Capitalizing on the Value of a Home Inspection

Purchasing a home is a major investment and demands your best efforts at due diligence. You wouldn’t buy a used car without driving it around the block and having it checked over by a trusted mechanic; why would buying a home be any different? An accurate home inspection in Philadelphia, PA, is your key to making a wise home purchase with peace of mind.

Here are four tips for getting the most value from a home inspection:

  1. Hire an experienced inspector

Your realtor may be able to point you in the direction of a trusted inspector. You can also ask around to find referrals from friends or family. Beyond a solid word-of-mouth recommendation, you should look for the following:

       Specific experience. Some homes require specific expertise. Examples include old homes or homes with pools. Make certain the inspector you hire is qualified to offer an opinion on all elements of the home you’re considering.

       Quality reports. The home inspection report is typically extensive, but it should be easy to read and understand. It should also be informative. Ask to see samples of reports to get an idea for yourself of what you’ll be getting.

       Advanced technology. It should come as no surprise that technological advancements are improving home inspections. Infrared cameras, precision measuring equipment, drones, and scopes are allowing inspectors to look at homes very closely.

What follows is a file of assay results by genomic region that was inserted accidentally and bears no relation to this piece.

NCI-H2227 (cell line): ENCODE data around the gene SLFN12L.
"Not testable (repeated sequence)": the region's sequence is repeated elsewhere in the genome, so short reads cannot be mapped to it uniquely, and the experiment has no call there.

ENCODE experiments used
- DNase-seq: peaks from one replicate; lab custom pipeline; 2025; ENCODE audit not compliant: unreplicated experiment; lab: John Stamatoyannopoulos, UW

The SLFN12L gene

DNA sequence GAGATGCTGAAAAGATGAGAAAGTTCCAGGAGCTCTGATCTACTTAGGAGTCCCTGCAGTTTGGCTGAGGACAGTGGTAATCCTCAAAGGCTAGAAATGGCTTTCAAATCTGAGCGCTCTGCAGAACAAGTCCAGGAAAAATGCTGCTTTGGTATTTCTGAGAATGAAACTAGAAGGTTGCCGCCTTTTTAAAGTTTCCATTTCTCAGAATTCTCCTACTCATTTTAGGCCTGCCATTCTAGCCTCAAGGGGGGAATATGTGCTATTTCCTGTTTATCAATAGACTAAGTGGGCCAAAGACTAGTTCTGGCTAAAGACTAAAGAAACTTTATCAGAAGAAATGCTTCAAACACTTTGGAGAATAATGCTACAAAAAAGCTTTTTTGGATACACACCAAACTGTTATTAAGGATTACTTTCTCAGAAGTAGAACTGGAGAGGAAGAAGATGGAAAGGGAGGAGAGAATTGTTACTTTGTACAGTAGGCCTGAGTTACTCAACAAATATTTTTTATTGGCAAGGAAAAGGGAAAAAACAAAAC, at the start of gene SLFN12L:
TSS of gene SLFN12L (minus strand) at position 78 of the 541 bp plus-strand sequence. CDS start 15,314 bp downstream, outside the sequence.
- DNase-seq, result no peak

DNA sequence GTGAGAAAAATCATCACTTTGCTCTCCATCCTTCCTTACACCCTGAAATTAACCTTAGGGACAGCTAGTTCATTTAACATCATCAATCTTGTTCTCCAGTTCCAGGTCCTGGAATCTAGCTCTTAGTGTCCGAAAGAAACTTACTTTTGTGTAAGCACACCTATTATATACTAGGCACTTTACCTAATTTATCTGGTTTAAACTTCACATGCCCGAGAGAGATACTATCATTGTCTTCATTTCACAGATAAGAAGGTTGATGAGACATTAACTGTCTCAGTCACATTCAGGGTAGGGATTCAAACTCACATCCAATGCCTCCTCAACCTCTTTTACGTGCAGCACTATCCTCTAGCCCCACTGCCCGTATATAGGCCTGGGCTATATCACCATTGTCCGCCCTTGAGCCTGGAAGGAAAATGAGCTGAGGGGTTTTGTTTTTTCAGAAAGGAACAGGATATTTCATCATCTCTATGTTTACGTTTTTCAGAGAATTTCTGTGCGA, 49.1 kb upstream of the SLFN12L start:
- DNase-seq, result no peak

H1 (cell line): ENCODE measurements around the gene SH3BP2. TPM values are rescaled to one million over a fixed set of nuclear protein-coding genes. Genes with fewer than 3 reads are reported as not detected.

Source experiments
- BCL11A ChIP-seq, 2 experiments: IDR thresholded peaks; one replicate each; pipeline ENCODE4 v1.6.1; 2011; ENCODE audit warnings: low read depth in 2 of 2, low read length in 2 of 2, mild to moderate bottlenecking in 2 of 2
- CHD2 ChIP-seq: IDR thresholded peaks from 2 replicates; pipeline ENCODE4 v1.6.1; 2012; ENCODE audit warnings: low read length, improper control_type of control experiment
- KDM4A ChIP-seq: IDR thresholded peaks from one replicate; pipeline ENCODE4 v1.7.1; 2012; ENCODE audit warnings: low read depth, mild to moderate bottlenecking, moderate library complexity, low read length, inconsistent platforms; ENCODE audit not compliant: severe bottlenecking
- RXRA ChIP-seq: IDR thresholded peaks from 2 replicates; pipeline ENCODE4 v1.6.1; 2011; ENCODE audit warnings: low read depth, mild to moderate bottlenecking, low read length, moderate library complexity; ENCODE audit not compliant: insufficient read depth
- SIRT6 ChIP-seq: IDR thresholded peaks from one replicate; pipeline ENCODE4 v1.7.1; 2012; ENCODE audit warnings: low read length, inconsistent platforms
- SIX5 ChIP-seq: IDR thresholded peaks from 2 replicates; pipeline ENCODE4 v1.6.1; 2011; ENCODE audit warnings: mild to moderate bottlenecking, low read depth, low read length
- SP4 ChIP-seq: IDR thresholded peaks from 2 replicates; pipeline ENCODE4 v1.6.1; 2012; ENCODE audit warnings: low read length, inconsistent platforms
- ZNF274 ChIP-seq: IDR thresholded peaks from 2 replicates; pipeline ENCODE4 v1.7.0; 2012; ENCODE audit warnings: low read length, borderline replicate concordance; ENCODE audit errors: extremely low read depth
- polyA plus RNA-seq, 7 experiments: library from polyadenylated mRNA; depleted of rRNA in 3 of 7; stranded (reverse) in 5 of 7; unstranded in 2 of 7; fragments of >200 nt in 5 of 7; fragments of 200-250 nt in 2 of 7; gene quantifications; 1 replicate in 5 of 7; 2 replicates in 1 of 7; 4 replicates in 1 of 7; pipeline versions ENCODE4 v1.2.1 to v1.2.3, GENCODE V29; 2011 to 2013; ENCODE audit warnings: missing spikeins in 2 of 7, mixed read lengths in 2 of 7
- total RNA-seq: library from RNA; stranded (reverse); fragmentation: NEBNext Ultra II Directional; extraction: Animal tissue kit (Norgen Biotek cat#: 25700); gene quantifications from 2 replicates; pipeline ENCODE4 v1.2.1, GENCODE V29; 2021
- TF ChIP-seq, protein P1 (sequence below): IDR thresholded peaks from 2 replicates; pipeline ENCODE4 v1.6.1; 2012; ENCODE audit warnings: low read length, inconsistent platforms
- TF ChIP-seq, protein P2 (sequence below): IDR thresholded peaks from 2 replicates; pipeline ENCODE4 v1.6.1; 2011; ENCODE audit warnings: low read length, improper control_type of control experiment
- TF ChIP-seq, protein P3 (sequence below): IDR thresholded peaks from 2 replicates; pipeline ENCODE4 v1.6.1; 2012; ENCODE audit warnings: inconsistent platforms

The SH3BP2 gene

1. Do Your Own Inspection

One of the best ways to get good value from your home inspection is to prepare by doing your own walkthrough first. Grab a pen, paper, camera, and flashlight and walk through the home from top to bottom inside and out. Take careful notes of what you see and write down questions. Your questions can include anything, from “what’s that strange brown spot on the ceiling in the upstairs bathroom?” to “how do I change the filters in the HVAC unit?”

  1. Attend the Inspection

On the day of the inspection, be there. Bring your notes, wear comfy shoes, and leave kids and pets at home. Ask the inspector your questions and get his or her impressions of the home. The inspector will not tell you whether or not the house passes or fails; that’s not how these things work. They will, however, tell you if they see safety issues or can identify major, costly repairs that need to be made. Good inspectors will walk through the home with you and talk you through their findings.

  1. Use the Report

An inspection report is an invaluable tool for two things:

Negotiations: With the home inspection report in hand, it’s time to revisit the negotiating table. You will not, and should not, be able to demand the seller fix every issue identified in the report. You do need to address the big stuff, though. You can ask the seller to make repairs, ask for a price concession so you can make the needed repairs, or you can walk away from the deal.

Budgeting: Your inspection report is a guide to owning that home for the short and longer-term. Use this information to budget home maintenance and repairs costs. With the help of the report, you’ll know about how much life is left in the roof, the HVAC system, and other components. Plan and budget accordingly so you’re not caught off guard when it’s time for repairs.

The Bottom Line

A home inspection is a critical tool. Use these tips to get the most value from the experience and the report so you can buy with confidence.

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